2

The question is on the highlighted line of the Moralité to Le petit chaperon rouge as collected by Perrault.

On voit ici que de jeunes enfants,
Surtout de jeunes filles
Belles, bien faites, et gentilles,
Font très mal d’écouter toute sorte de gens,
Et que ce n’est pas chose étrange,
S’il en est tant que le loup mange.
Je dis le loup, car tous les loups
Ne sont pas de la même sorte :
Il en est d’une humeur accorte,
Sans bruit, sans fiel et sans courroux,
Qui, privés, complaisants et doux,
Suivent les jeunes demoiselles
Jusque dans les maisons, jusque dans les ruelles.
Mais hélas ! qui ne sait que ces loups doucereux
De tous les loups sont les plus dangereux.

Questions

  1. What exactly does it mean?

  2. How does it come to mean what it does? (See Background below.)

  3. If today's French would say it differently, how would it go?

Background

For 2, I have come up with the following wild guesses, which may illustrate the kind of sense I would like to make of the line.

A. en as pronoun

By this guess, en stands for the young children and young girls, and the whole line becomes:

S’il est tant que le loup mange de enfants et de filles.

This presupposes many things:

  • manger de would have to be available as an expression (maybe somewhat like the English expressions eating of this bread or drinking of this blood).

  • en would have to travel outside the que context and end up between il and est.

  • tant que has to serve as a conjunction. Maybe it means what it seems to mean and we get:

If it is so much (the same) as the wolf eats of the children and the girls.

B. en not as pronoun

By this guess, en does not refer to anything, but is simply part of a set expression il en est tant que or perhaps even s'il en est tant que. If so, it becomes a matter of learning what this set expression means. I am not able to find the exact thing, but may be the following are related.

From those expressions, I may try to guess at the meaning of the line in question. For example, pretending that s'il en est tan que means the same thing as si tant est que, we get (for the whole line):

Even if the wolf eats.

But eats what? It is unsatisfying to see it end like that. In fact, any solution that includes en in a set expression would let the line end in the same unsatisfactory way.

4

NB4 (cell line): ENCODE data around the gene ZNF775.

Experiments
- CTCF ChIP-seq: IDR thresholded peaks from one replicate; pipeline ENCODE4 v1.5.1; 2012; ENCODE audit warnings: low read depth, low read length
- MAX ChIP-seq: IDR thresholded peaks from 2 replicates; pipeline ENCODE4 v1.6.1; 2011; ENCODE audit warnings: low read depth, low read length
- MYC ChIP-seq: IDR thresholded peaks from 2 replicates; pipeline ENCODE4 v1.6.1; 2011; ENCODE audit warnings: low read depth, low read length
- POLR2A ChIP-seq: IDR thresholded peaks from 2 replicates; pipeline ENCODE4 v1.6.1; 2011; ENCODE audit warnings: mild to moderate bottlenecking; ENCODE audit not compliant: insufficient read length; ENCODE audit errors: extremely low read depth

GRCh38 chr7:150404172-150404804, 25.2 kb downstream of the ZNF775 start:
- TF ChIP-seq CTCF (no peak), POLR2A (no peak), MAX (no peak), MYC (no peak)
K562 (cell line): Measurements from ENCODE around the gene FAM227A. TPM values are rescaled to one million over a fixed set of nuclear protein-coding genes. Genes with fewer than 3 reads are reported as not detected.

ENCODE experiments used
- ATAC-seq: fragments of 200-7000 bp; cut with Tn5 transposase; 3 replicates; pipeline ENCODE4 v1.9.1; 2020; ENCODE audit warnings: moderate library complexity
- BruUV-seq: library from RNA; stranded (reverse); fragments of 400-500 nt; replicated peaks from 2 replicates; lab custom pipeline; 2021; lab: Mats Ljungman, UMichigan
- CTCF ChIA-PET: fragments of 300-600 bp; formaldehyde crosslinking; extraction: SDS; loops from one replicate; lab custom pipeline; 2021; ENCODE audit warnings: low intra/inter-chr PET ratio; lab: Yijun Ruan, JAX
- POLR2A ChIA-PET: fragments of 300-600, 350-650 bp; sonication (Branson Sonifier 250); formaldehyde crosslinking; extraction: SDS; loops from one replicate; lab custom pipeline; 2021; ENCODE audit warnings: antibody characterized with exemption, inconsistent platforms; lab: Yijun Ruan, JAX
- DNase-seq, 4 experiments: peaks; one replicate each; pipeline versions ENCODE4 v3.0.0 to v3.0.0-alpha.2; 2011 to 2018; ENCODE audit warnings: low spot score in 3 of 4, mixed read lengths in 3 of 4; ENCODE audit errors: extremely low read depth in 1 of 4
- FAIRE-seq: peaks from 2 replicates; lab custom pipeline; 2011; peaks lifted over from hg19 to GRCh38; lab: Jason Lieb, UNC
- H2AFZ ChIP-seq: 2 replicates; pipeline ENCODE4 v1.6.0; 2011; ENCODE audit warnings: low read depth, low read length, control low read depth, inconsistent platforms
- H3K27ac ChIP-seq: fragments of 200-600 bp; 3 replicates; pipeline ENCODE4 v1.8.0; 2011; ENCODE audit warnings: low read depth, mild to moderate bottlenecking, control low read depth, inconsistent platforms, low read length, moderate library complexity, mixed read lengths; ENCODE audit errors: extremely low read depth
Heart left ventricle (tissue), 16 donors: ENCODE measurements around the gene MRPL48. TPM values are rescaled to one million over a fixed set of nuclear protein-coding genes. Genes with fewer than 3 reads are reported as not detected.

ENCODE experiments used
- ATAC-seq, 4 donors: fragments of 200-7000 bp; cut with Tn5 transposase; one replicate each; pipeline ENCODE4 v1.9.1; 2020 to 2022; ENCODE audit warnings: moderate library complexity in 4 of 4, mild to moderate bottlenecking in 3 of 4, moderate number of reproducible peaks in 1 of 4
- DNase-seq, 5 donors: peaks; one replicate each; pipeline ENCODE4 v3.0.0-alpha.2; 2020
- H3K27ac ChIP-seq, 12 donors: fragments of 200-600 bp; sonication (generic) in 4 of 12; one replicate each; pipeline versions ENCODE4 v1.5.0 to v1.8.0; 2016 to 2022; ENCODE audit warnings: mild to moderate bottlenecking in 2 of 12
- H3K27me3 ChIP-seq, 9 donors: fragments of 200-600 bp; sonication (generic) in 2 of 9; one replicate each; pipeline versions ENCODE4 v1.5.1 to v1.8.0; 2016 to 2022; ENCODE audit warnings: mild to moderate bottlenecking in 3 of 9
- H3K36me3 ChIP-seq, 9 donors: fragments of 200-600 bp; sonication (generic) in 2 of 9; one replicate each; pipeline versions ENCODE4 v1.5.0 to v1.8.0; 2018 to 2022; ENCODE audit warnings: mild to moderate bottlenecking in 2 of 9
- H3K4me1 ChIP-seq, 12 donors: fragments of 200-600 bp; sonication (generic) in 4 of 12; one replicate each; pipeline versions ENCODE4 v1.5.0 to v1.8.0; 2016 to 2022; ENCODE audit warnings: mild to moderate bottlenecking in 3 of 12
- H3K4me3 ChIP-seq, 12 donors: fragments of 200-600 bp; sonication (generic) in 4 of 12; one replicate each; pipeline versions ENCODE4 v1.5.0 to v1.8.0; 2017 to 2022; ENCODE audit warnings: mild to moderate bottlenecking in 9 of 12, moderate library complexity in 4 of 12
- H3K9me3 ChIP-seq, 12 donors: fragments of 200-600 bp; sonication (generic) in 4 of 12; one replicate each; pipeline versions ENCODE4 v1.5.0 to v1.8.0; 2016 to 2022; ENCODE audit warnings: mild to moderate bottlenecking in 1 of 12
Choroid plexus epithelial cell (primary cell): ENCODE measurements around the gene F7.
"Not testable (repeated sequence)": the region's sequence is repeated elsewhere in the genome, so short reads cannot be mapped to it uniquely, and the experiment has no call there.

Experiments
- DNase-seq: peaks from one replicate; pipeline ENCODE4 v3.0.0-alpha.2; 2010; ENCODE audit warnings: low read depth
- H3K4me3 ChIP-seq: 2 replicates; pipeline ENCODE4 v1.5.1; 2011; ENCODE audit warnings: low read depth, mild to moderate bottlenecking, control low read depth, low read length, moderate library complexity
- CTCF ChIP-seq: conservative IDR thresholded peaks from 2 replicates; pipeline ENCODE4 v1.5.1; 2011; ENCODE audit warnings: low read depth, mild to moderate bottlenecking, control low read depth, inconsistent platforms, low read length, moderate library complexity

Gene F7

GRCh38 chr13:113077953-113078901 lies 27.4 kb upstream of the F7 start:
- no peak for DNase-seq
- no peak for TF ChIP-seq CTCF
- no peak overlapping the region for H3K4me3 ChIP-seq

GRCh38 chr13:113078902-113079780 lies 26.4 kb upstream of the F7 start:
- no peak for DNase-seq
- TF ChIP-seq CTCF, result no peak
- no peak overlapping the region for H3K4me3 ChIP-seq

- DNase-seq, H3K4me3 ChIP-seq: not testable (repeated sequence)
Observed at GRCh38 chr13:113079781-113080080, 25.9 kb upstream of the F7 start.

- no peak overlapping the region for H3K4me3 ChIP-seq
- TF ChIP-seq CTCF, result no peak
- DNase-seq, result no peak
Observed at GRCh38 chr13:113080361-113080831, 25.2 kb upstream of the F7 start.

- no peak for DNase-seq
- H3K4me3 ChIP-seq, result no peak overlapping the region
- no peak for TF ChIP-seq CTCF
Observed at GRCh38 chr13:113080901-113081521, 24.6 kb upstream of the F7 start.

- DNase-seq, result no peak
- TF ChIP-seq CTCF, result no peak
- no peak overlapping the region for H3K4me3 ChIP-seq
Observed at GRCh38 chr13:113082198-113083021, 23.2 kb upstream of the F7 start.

1 - 2 / "Il en est" is a rather archaic equivalent of "il y en a" : "there is / are". "Tant", in this context, means the same as "autant" : "so many / much". "Tant que" also means"while" but that doesn't work here. Putting that together word by word, this phrase means "if there are so many that the wolf eats". If you take what comes before, the meaning becomes clear :

We see that young children, especially girls [...] have a bad habit of listening to all kinds of people and it is no strange thing if the wolf eats so many of them

More simply : young girls listen to strangers, no wonder they get into trouble.

3 / In modern French, the phrase as it is could be found in literature or poetry. It is quite formal and literary (and even a bit pedantic) but correct. More common ways of phrasing it include :

S'il y en a autant qui sont mangées par le loup

Si le loup en mange autant

"S'il y en a autant que le loup mange" would work too, but it feels a bit awkward. It's probably a matter of personal taste and style, though, there is nothing really wrong with it.

  • Thank you. Do you mean that en here is a pronoun? (I think you do.) "Il est" would be the same thing as "il était" which often starts a fairy tale (i.e. there once was/were). So the whole line would go, literally: If there are so many of them (viz. of children and girls) as the wolf eats. This would make perfect sense to me! It doesn't have (what I called) the "unsatisfactory ending" problem either. – Catomic May 10 '16 at 10:31
  • Yes, en is a pronoun. As for the literal meaning : "(au)tant" can, indeed, mean "so much / many" like in a comparison, but it also means "so much" like "that much". "No wonder you got so many phone calls after your ad", "I miss you so much that I made the trip to Paris", "I never thought I'd miss you that much", all of these translate "tant" or "autant". And here it's "if the wolf eats so many of them" => "if there are so many of them that the wolf eats", not as. The author is commenting the amount ("ce n’est pas chose étrange, si"), not comparing it to a wolf's appetite. – DaWaaaaghBabal May 10 '16 at 11:10
2

So first of all, you can't really separate the sentence. Here it should be read in French as "On voit ici que de jeunes enfants, surtout de jeunes filles belles, bien faites, et gentilles, font très mal d’écouter toute sorte de gens, et que ce n’est pas chose étrange, s’il en est tant que le loup mange". The last part, the one that you asked about means it's not surprising that the wolf eats so many of those girls, since they listen to all kind of people.

In modern French the sentence would be usable, yet not commonly, it would be "language soutenu", which means educated people, high class and scientists would use it. In more common French "Et ce n'est pas si étonnant, que le loup en mange autant.".

Hope it helps :)

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